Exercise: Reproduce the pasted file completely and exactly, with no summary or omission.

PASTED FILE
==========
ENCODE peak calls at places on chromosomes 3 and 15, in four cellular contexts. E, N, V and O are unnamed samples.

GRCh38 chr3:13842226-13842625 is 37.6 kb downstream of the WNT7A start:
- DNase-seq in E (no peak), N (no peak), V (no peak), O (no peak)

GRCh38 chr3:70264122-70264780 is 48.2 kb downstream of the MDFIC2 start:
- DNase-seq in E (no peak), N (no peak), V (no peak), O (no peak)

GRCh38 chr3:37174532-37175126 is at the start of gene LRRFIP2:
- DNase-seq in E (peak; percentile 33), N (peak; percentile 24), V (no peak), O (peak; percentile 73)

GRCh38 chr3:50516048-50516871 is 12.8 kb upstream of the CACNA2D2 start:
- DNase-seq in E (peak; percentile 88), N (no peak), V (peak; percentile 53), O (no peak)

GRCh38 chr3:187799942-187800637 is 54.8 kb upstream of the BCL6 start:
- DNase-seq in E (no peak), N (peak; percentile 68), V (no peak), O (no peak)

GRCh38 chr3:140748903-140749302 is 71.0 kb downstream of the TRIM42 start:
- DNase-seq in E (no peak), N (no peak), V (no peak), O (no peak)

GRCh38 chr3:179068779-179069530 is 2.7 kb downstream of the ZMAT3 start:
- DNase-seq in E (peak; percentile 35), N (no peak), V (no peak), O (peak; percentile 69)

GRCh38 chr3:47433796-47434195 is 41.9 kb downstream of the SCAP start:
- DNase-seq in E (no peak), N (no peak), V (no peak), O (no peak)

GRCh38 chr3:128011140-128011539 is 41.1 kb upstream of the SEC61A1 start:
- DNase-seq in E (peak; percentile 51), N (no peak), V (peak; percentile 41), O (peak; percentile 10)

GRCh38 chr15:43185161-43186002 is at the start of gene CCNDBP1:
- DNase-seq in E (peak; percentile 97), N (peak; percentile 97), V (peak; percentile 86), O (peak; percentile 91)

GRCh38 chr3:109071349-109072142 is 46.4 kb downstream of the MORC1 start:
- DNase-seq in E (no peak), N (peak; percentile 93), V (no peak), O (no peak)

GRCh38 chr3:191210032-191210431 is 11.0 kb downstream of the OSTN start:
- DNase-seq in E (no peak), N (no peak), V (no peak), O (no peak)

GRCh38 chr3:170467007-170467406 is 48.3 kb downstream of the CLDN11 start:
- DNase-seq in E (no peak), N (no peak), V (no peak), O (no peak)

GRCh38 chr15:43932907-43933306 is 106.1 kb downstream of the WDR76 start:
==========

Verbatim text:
ENCODE peak calls at places on chromosomes 3 and 15, in four cellular contexts. E, N, V and O are unnamed samples.

GRCh38 chr3:13842226-13842625 is 37.6 kb downstream of the WNT7A start:
- DNase-seq in E (no peak), N (no peak), V (no peak), O (no peak)

GRCh38 chr3:70264122-70264780 is 48.2 kb downstream of the MDFIC2 start:
- DNase-seq in E (no peak), N (no peak), V (no peak), O (no peak)

GRCh38 chr3:37174532-37175126 is at the start of gene LRRFIP2:
- DNase-seq in E (peak; percentile 33), N (peak; percentile 24), V (no peak), O (peak; percentile 73)

GRCh38 chr3:50516048-50516871 is 12.8 kb upstream of the CACNA2D2 start:
- DNase-seq in E (peak; percentile 88), N (no peak), V (peak; percentile 53), O (no peak)

GRCh38 chr3:187799942-187800637 is 54.8 kb upstream of the BCL6 start:
- DNase-seq in E (no peak), N (peak; percentile 68), V (no peak), O (no peak)

GRCh38 chr3:140748903-140749302 is 71.0 kb downstream of the TRIM42 start:
- DNase-seq in E (no peak), N (no peak), V (no peak), O (no peak)

GRCh38 chr3:179068779-179069530 is 2.7 kb downstream of the ZMAT3 start:
- DNase-seq in E (peak; percentile 35), N (no peak), V (no peak), O (peak; percentile 69)

GRCh38 chr3:47433796-47434195 is 41.9 kb downstream of the SCAP start:
- DNase-seq in E (no peak), N (no peak), V (no peak), O (no peak)

GRCh38 chr3:128011140-128011539 is 41.1 kb upstream of the SEC61A1 start:
- DNase-seq in E (peak; percentile 51), N (no peak), V (peak; percentile 41), O (peak; percentile 10)

GRCh38 chr15:43185161-43186002 is at the start of gene CCNDBP1:
- DNase-seq in E (peak; percentile 97), N (peak; percentile 97), V (peak; percentile 86), O (peak; percentile 91)

GRCh38 chr3:109071349-109072142 is 46.4 kb downstream of the MORC1 start:
- DNase-seq in E (no peak), N (peak; percentile 93), V (no peak), O (no peak)

GRCh38 chr3:191210032-191210431 is 11.0 kb downstream of the OSTN start:
- DNase-seq in E (no peak), N (no peak), V (no peak), O (no peak)

GRCh38 chr3:170467007-170467406 is 48.3 kb downstream of the CLDN11 start:
- DNase-seq in E (no peak), N (no peak), V (no peak), O (no peak)

GRCh38 chr15:43932907-43933306 is 106.1 kb downstream of the WDR76 start: